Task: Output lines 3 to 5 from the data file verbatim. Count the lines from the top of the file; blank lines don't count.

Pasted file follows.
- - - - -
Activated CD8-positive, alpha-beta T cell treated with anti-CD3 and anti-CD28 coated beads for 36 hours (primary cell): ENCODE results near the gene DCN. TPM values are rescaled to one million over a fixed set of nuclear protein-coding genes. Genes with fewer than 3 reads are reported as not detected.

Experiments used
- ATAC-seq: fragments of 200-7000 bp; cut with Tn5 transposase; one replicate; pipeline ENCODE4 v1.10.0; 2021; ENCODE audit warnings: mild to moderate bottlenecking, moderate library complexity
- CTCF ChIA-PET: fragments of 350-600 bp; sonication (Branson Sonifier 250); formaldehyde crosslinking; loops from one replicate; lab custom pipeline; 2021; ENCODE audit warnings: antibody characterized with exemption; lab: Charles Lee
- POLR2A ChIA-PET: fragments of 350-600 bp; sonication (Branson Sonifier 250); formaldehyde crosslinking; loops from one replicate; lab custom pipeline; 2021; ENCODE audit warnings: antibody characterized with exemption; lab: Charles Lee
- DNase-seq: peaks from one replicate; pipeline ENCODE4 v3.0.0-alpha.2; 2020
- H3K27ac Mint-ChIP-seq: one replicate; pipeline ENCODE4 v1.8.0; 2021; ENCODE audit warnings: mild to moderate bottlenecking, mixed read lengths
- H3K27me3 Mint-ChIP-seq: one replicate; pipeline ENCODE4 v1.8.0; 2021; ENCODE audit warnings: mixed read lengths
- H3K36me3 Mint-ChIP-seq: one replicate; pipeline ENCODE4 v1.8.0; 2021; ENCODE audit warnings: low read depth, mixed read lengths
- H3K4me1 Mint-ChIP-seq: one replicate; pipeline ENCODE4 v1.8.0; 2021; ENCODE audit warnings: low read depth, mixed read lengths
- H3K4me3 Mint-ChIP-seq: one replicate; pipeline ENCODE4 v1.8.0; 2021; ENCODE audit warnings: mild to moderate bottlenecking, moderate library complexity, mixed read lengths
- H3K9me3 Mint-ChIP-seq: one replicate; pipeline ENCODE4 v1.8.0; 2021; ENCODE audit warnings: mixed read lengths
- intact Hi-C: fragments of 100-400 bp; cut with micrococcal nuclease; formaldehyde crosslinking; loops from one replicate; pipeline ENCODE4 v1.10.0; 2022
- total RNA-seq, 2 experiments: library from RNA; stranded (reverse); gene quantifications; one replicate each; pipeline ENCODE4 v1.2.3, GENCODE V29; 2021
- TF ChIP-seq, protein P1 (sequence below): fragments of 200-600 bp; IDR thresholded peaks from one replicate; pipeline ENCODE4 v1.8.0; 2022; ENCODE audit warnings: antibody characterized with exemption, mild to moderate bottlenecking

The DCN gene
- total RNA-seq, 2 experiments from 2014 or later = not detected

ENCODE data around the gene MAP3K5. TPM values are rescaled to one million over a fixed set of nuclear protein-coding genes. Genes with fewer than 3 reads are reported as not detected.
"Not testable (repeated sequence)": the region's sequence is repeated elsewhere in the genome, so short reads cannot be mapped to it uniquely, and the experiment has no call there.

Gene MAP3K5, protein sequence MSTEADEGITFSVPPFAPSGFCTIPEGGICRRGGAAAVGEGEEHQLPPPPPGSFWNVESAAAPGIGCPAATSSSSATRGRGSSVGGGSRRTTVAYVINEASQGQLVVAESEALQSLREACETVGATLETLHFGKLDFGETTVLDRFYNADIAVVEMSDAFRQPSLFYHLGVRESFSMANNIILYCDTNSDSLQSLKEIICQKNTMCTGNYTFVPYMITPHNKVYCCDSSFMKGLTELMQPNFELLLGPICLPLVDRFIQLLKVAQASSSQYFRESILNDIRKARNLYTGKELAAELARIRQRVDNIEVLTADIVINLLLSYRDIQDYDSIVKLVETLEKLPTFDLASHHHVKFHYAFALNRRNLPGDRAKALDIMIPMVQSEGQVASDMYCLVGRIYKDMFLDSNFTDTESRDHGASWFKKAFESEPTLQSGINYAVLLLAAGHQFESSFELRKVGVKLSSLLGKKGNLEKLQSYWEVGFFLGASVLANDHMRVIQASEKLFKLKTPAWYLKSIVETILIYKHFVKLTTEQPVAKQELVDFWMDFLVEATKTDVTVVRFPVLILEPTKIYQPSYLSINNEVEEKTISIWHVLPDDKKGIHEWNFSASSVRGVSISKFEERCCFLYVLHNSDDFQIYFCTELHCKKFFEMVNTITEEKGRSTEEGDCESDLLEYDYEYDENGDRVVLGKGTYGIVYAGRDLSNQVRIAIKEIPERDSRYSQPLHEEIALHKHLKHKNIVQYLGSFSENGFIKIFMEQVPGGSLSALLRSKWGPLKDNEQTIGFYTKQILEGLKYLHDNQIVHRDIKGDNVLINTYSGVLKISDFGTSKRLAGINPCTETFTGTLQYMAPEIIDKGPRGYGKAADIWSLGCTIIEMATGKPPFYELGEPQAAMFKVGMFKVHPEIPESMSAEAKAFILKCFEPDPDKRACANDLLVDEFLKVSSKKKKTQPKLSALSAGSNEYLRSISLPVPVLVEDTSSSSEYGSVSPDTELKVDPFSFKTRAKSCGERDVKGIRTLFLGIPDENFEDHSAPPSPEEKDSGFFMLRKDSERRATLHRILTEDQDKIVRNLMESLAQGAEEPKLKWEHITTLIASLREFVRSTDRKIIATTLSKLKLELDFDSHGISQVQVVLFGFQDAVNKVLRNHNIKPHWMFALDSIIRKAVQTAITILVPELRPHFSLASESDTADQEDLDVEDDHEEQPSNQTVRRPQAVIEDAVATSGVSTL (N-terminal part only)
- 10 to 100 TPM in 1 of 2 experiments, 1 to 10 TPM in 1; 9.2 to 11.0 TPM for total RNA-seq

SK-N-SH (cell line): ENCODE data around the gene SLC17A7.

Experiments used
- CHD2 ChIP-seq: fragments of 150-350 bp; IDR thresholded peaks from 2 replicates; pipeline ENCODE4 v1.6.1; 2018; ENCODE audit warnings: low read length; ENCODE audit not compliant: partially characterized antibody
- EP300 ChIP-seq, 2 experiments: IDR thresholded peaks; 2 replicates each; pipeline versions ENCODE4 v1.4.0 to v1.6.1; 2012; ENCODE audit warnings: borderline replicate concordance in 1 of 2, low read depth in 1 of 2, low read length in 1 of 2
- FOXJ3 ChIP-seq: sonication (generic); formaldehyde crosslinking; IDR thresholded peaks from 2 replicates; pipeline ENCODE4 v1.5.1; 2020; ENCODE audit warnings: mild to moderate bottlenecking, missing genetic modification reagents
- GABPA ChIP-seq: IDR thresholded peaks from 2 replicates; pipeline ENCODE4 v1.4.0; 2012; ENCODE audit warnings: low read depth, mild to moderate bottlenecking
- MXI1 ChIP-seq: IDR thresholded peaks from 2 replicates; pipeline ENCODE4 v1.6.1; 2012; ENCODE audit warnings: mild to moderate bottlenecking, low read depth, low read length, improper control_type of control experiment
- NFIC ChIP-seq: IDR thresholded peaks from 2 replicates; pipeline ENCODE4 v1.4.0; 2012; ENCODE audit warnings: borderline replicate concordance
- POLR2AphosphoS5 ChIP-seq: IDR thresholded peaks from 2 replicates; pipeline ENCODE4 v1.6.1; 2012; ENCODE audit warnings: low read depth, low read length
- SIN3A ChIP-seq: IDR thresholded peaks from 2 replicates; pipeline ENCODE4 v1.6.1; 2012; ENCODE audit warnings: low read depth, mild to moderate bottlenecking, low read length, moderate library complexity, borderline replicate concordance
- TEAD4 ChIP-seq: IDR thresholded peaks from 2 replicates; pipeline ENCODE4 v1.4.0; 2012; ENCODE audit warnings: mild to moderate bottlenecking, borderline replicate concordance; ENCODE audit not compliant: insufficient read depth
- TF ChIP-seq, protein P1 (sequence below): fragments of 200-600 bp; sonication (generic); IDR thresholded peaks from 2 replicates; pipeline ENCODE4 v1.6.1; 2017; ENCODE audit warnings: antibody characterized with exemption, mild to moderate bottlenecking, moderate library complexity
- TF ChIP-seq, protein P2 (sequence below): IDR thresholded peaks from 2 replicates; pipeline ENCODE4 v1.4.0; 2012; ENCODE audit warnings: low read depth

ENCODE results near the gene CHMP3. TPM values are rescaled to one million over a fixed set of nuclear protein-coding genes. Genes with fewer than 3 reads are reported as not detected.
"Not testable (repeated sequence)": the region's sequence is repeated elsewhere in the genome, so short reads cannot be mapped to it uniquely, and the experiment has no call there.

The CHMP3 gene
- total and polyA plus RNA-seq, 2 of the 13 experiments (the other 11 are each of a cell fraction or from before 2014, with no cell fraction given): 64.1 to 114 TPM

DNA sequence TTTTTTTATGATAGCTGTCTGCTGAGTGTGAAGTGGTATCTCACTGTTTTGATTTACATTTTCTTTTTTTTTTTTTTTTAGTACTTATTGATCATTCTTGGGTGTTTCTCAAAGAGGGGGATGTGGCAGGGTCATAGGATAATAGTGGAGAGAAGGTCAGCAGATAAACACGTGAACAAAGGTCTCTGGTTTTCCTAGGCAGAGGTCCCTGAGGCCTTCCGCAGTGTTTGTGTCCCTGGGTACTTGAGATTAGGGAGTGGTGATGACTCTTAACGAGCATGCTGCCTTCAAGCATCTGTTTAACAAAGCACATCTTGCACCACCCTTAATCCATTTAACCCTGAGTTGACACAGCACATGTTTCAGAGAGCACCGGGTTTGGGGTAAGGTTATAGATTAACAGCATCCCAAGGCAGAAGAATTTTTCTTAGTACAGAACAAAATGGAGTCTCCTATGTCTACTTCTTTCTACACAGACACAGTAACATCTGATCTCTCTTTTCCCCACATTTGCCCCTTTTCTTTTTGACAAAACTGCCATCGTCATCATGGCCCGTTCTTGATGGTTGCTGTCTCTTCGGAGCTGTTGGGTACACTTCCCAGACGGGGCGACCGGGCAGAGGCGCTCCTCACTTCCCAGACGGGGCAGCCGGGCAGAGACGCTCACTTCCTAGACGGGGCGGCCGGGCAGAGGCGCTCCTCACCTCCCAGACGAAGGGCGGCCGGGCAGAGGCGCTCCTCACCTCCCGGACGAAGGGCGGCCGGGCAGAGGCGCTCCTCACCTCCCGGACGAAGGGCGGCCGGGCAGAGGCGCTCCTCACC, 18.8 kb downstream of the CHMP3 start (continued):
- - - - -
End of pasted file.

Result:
- ATAC-seq: fragments of 200-7000 bp; cut with Tn5 transposase; one replicate; pipeline ENCODE4 v1.10.0; 2021; ENCODE audit warnings: mild to moderate bottlenecking, moderate library complexity
- CTCF ChIA-PET: fragments of 350-600 bp; sonication (Branson Sonifier 250); formaldehyde crosslinking; loops from one replicate; lab custom pipeline; 2021; ENCODE audit warnings: antibody characterized with exemption; lab: Charles Lee
- POLR2A ChIA-PET: fragments of 350-600 bp; sonication (Branson Sonifier 250); formaldehyde crosslinking; loops from one replicate; lab custom pipeline; 2021; ENCODE audit warnings: antibody characterized with exemption; lab: Charles Lee